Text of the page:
(Still, Matt Dominguez for Carlos Lee!)
4. The Dodgers have an idea of which outfielder they would want to trade
"11/5/2013"," DS talked with Alex Tamin: LAD is looking to acuire some back end SP depth and up the middle infield depth. They believe they have depth in the pen and would be willing to deal from it (AT mentioned Belisario and Guerra). LAD also has four OF for three spots and would be willing to talk about Crawford"
It makes sense that if the Dodgers had their druthers Crawford would be the one outfielder they'd move, but there was still a question. Andre Ethier might have had more value before the season, and Matt Kemp's contract might be something that could move without as much financial relief as Crawford's. Still, it looks like Crawford was the odd outfielder out, at least as of last November.
3. The Rockies offered Jose Abreu $63 million
"11/5/2013","COL is looking for a corner bat (they bid $63 on Abreu), a starter and bullpen help. They want to keep their core together and so would rather address their needs through free agency, but they may be pushed into trading Dexter Fowler. They have received inquiries (KC is one) and aren't ruling it out."
Unless they bid $63 -- in which case, I'll bid $64 if he's willing to watch my kids for the weekend -- the Rockies almost had Jose Abreu. He would have had 40 home runs by the All-Star break.
2. The Astros really wanted some of those Red Sox riches
"7/24/2013"," JL told BC that it would have to be one of Boegarts, Webster, Bradley, or Cecchini to get in the conversation at this point."
This was for Bud Norris, who is usually fine in the back of a rotation. That would be Xander Bogaerts (No. 2 prospect in baseball, according to Baseball America), Allen Webster (No. 88), Jackie Bradley (No. 50) or Garin Cecchini (No. 74). If you're not willing to talk about one of those four a week before the deadline, then Bud Norris might not be for you.
Then the Red Sox won the World Series. I so, so want to believe there's an alternate timeline with Bogaerts in the middle of the Astros' infield and Norris a sub-Buckner goat for the Red Sox. It never hurts to ask. The worst they can say is "no," my mom always said.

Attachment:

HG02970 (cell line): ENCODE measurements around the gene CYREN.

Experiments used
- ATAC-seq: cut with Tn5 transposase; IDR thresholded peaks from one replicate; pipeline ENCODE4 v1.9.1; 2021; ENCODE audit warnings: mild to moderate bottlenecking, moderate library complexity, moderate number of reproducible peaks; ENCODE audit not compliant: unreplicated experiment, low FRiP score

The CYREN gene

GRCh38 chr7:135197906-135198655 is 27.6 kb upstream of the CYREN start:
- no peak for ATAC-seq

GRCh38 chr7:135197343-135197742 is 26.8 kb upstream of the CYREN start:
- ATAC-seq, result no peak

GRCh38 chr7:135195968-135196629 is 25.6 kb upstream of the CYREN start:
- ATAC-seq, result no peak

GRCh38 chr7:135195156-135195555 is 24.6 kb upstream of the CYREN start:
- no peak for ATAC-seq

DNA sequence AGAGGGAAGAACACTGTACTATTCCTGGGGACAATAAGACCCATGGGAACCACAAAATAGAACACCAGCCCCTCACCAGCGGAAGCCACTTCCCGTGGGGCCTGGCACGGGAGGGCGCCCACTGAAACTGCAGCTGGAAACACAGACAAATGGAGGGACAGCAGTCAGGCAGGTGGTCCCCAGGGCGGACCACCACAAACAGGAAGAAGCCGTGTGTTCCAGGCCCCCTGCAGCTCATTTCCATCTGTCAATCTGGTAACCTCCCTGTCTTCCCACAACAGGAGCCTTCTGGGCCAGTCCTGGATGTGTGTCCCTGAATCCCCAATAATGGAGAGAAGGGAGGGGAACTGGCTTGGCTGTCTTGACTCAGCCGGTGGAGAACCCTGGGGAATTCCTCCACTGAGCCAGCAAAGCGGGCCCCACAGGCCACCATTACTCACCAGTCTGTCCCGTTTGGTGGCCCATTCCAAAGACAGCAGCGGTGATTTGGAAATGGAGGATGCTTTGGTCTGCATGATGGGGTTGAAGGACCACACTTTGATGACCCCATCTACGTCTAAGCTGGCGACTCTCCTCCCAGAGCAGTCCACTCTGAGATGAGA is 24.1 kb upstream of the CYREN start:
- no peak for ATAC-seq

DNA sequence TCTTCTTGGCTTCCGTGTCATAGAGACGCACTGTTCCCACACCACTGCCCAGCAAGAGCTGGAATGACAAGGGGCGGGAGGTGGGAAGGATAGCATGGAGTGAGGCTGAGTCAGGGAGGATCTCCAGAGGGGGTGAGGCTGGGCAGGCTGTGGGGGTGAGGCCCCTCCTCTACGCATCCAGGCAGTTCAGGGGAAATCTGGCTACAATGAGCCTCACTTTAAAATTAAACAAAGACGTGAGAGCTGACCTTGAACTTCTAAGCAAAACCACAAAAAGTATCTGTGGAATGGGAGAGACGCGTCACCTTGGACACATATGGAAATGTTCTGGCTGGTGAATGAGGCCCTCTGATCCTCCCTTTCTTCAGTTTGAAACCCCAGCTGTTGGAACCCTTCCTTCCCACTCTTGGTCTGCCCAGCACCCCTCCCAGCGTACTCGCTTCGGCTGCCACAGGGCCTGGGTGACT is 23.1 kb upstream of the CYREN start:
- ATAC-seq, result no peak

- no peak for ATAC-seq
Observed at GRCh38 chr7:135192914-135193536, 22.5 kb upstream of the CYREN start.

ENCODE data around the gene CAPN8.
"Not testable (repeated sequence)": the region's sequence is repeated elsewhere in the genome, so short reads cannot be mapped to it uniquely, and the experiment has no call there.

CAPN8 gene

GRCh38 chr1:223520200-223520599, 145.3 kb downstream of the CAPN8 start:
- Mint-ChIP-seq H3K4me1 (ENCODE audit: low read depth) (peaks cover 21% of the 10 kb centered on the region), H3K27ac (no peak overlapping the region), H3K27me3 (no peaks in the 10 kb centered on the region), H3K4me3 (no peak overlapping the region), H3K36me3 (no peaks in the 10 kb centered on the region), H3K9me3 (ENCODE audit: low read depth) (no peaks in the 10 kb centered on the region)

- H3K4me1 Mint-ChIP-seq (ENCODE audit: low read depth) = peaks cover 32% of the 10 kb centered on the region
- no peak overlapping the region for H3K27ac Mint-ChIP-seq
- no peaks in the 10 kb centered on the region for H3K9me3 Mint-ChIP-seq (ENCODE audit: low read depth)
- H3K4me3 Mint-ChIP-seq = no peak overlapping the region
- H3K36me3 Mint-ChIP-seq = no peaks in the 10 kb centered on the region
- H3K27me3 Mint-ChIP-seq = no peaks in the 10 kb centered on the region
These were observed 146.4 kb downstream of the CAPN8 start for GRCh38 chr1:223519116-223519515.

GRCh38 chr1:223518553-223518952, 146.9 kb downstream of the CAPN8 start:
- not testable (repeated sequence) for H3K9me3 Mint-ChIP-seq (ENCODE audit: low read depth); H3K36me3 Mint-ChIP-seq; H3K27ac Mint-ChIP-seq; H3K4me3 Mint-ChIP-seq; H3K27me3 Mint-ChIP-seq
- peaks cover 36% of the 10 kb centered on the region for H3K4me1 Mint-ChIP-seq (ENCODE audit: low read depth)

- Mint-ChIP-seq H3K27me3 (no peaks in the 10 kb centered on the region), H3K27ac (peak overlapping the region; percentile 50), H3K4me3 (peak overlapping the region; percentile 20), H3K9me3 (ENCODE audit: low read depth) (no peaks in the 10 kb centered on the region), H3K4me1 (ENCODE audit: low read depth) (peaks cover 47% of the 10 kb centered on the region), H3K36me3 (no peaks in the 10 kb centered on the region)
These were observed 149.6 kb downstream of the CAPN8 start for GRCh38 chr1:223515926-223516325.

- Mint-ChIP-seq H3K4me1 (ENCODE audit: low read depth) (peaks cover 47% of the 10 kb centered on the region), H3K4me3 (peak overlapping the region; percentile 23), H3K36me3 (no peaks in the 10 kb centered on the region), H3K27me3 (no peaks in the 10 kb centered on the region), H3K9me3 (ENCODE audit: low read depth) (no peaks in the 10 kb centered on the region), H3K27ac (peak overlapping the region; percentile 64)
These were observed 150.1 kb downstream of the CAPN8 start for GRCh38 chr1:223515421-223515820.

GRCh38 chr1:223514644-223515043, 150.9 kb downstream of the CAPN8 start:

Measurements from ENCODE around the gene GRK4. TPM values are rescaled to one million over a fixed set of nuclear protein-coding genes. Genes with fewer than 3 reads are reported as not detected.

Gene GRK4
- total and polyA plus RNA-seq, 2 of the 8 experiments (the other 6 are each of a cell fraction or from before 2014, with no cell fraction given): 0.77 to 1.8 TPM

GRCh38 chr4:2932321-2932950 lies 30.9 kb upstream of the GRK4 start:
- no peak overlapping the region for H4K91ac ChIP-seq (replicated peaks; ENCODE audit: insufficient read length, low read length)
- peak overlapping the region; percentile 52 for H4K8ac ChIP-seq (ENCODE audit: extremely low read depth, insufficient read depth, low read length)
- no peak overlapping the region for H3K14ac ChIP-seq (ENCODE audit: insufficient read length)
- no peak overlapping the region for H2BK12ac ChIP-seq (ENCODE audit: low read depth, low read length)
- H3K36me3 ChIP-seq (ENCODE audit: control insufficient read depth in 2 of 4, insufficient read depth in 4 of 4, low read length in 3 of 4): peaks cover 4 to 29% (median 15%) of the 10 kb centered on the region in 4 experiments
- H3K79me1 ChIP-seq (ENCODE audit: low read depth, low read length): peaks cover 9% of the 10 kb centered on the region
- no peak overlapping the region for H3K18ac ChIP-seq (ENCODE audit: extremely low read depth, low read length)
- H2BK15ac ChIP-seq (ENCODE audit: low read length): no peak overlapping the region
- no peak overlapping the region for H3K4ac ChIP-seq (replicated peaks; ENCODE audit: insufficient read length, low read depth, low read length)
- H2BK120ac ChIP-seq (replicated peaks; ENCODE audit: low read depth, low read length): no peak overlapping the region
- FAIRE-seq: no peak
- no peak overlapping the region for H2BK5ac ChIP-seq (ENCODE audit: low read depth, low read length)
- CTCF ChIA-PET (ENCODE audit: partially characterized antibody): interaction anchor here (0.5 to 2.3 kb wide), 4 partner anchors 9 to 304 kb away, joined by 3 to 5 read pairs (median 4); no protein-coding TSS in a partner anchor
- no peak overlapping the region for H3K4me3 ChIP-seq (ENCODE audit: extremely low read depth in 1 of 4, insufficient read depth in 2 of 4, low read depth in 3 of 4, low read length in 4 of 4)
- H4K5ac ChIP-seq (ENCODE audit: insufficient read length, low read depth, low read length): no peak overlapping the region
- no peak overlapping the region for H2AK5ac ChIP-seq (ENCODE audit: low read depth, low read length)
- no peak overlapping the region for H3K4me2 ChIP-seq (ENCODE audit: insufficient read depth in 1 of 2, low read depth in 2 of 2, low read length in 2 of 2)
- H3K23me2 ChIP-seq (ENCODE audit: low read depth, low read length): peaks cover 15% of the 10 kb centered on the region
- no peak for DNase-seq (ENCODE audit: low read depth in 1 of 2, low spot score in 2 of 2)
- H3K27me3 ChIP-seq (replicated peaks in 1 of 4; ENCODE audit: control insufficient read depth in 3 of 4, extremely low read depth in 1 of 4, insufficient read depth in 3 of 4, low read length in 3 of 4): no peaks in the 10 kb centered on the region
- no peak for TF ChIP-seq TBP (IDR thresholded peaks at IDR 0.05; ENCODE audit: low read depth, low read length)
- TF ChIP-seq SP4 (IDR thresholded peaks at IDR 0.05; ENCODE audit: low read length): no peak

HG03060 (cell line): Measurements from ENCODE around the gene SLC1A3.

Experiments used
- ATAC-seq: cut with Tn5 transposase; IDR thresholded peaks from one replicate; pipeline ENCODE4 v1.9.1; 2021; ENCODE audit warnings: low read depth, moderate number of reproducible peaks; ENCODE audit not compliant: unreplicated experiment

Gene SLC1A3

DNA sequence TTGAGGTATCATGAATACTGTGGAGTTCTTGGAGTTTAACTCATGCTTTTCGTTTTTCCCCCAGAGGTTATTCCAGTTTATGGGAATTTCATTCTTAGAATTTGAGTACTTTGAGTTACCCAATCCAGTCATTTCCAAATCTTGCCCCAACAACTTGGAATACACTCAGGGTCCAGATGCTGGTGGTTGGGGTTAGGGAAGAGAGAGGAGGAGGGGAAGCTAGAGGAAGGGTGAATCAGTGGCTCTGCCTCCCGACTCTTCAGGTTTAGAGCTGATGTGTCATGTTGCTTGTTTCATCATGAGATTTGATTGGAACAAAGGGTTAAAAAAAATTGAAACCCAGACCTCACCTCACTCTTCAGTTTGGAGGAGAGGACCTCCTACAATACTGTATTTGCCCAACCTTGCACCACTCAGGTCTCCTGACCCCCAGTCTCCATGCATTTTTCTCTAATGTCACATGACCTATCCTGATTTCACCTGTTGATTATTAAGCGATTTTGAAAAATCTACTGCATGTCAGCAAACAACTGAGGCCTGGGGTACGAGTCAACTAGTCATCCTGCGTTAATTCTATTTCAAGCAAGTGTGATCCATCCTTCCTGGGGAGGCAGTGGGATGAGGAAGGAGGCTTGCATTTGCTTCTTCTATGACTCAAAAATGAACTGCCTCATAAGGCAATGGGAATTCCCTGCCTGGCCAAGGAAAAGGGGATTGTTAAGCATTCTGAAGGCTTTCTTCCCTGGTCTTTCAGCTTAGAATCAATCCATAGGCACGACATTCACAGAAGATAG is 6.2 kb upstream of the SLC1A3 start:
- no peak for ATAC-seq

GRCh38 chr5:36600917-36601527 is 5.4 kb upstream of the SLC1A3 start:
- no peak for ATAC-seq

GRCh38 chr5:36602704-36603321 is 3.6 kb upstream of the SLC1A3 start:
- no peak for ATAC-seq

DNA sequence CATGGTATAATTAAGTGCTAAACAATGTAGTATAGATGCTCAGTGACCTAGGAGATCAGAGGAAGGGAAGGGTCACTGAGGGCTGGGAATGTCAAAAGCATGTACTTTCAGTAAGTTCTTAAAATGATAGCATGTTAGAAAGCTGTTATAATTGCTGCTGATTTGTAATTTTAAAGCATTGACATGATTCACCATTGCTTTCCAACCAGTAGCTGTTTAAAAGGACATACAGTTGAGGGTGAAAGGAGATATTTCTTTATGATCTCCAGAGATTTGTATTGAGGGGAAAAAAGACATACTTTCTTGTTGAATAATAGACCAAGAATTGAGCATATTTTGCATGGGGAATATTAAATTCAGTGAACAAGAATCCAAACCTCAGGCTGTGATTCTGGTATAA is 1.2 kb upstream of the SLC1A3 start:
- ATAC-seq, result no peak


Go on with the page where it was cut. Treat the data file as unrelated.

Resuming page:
Later, the Red Sox asked if they were interested in Ryan Lavarnway, which is about the best possible response.
1. The Attempted Fleecing of the Orioles (before a deal actually happened)
"6/26/2013"," DD called JL and expressed continued interest in Norris. JL said that for us to consider it at this point it would have to revolve around Bundy or Gaussman. DD said no on Gaussman but did not dismiss Bundy out of hand. DD said he ahd to talk to his doctors to really see what was going on."
A month before the Orioles actually acquired Norris, the Astros were saying either Dylan Bundy or Kevin Gausman would have to be in the deal. The Astros eventually acquired Josh Hader and L.J. Hoes.
I love this. This is inside the collective brain of an organization like nothing we've ever seen. The Astros weren't asking for the outstanding prospects because they were really anticipating the other teams giving in. They were asking for them because you never know how desperate the other team is. You ask because you don't know how at odds the internal reports on a prospect are with the external reports. You ask because there's time, and you never know when the next Kazmir-for-Zambrano is going to come.
I'm reminded of a NSFW David Cross routine about a garbage collector hitting on a woman while driving his truck:
Maybe I get 99 "no"s. That's fine. Slide it on, slide it on, whatever. Maybe that 100th (woman) likes to (become amorous) on a pile of trash.
It's a shame that it took a shady hacking job to glean that kind of information, but now that it's out there, it's fascinating to parse. If you're laughing at the prospects the Astros were asking for, that's missing the point. You should be marveling at this example of a deadline strategy, which is something we've never seen in such detail. The Astros were asking for the moon, then they settled on an orbiting satellite with some interesting technology. That's how it works.